The results obtained in the present study, revealed that the growth of S. japonicus peruanus was slower in summer by approximately 60% (Table 2) with respect to the average growth. Coincidentally, the reproductive activity of the species is more intense in this season of the year, since it has a partial spawner with a period of reproductive activity between August to March (MENDO, 1984; CARAMANTÍN,SORIANO, 2001).
According to Perrota (1993) and Kiparissis et al. (2000) the growth of S. japonicus is relatively variable being their growth rate from 0.17 to 0.47 (MORALES-NIN, 1988; DAWSON, 1986;GLUYAS-MILLÁN;QUIÑONEZ-VELAZQUEZ, 1997; CUCALÓN-ZENCK, 1999).
Mendo (1984), based on otoliths analysis, concluded that in the Peruvian coast the asymptotic body length and growth rate of S. japonicus peruanus were 40.6 and 0.41 respectively. In the present study, the mean asymptotic body length (41.30) and growth rate (0.39) of Chub mackerel from the same area agreed with data reported by that author.
Errors in the estimative of the growth fish parameters (Cf∞ e K) can be evaluated using the growth performance Index (Φ) (PAULY; MUNRO, 1984).
According to Moreau et al. (1986), species within the same family are expected to have similar Φ values. Cucalón-Zenck (1999), using fork length frequency data of S. japonicus peruanus from the Gulf of Equator from 1989 to 1996, obtained a mean performance Index of 2.95. The value of Φ (2.82) found in the present study is a strong indication that the Chub mackerel of these two regions would belong to the same stock.
Aguayo and Steffens (1986), Dawson (1986), Menz and Pizarro (1988) and Cucalón-Zenck (1999) reported that the Lf∞ and K values of S. japonicus peruanus, from the Equator and Chile regions, ranged from 38 cm to 45 cm and 0.16 to 0.41, respectively (Table 5). The results obtained in the present study (f∞ = 41.30 cm and = 0.39) are well within the range reported by various authors in other areas of the eastern Pacific (Table 5).
The values of total mortality rate, fishing and exploitation suggest that in those years S. japonicus peruanus was over-exploited and nearing its maximum capacity, since its mean exploitation rate was 0.77. This may be confirmed by the fact that a remarkable increase in Chub mackarel abundance of juvenile has been observed (ÑIQUEN; BOUCHON,2004; CARAMANTÍN, 2006).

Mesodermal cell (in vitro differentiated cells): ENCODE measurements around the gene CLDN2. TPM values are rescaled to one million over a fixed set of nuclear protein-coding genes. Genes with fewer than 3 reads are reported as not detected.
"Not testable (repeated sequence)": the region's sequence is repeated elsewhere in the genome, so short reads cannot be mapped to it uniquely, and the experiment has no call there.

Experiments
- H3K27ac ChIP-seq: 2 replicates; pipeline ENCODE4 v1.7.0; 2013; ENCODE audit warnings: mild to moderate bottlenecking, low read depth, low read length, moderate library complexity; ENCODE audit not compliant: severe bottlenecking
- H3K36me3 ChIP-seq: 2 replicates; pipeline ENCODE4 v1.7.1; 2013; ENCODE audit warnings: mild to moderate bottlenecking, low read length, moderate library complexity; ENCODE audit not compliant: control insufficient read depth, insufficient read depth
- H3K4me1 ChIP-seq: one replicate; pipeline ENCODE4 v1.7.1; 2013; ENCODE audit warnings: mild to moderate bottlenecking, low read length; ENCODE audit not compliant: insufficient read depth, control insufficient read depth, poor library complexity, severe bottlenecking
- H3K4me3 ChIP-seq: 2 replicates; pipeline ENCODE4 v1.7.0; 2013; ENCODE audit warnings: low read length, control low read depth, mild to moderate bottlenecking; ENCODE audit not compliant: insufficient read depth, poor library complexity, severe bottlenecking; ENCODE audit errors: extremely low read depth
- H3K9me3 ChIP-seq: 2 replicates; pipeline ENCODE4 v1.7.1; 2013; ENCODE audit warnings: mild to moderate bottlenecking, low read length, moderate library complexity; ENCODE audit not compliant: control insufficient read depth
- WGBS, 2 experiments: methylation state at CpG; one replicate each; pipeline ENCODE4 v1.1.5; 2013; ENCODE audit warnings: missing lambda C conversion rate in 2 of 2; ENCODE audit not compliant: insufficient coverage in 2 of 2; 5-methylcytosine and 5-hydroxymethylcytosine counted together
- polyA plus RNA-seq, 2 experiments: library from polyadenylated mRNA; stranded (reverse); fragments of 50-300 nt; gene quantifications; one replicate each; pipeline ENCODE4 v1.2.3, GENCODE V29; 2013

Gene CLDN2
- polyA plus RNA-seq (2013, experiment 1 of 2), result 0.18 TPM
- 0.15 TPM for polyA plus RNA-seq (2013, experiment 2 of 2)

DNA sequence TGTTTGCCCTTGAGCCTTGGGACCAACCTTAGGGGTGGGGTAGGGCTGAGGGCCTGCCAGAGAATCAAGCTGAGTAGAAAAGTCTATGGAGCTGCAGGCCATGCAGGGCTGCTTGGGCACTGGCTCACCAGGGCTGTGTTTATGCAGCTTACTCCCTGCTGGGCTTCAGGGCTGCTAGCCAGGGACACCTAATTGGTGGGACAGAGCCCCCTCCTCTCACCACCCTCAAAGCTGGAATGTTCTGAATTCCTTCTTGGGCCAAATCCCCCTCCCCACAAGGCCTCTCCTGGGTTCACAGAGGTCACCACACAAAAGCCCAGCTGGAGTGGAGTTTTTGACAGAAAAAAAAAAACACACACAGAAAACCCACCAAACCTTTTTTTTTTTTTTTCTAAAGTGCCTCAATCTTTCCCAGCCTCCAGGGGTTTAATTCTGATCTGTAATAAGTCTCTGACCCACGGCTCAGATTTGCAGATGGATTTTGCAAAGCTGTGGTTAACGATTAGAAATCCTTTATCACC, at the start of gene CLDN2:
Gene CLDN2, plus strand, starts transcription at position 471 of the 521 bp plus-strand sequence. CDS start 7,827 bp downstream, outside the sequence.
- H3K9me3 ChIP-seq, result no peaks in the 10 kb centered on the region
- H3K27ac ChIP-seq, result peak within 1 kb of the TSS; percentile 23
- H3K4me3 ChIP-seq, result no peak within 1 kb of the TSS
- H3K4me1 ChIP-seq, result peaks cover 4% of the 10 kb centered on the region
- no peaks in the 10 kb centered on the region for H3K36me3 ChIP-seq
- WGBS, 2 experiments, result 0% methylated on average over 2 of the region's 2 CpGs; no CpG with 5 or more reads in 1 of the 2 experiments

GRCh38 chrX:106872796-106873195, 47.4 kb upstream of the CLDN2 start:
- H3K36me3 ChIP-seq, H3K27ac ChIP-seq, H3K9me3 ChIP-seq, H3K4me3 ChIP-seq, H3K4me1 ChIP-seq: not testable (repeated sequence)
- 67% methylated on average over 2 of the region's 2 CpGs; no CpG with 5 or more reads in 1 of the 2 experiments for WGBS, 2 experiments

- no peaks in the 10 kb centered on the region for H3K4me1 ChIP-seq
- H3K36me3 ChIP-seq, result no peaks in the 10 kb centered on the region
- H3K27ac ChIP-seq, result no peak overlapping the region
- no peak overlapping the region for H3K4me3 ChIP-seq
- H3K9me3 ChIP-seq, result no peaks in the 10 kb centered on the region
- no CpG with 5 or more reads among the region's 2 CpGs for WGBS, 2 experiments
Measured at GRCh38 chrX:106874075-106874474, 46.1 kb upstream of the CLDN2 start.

In relation to the rate of natural mortality of S. japonicus peruanus in Peruvian waters, the results obtained (0.52) seem to confirm the findings of Oldepesca (1986) and Perrota (1993), who found for S. japonicus from Argentina and Equator sea values ranging from 0.40 to 0.54.
The magnitude of K has a direct relationship with the lon longevity of any fish (PAULY, 1980). This becomes obvious if we consider that the oldest fishes in a given exploited stock, in nature, generally reach about 95% of their asymptotic length (TAYLOR, 1958). Our findings suggested that the largest specimen of Chub mackerel found in the samples was probably the oldest fish, since that length (Cf =39 cm) as mean asymptotic length (Cf = 41.30 cm) were very close.
Gluyas-Millán and Quiñonez-Velázquez (1997) based on the analysis of the otholits concluded that the longevity of S. japonicus can reach up to 9 years in the Gulf of California, and 8 years in the Equator region (CUCALÓN-ZENCK, 1999). These conclusions are in accordance with our findings because the mean longevity of S. japonicus peruanus was 7.77 years.
The results obtained in the present study emphasize that the control of fish landings, better enforcement of legislation and continued monitoring in the coastal environment are very important and necessary for sustainable fisheries (FAO, 2007).
The first author is grateful to the National Council for the Development of Science and Technology (CNPq) for the fellowships (Grant: Proc. Nº 140023/03-8). The authors are grateful to the "Instituto del Mar del Peru - IMARPE" for making available the material for supporting this study and for the use of their laboratories. We also thank Katya P. Schinke for her help, and the two anonymous reviewers of this paper, whose remarks were extremely helpful.
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(Manuscript received 18 June 2007; revised 04 September 2007; accepted 12 November 2007)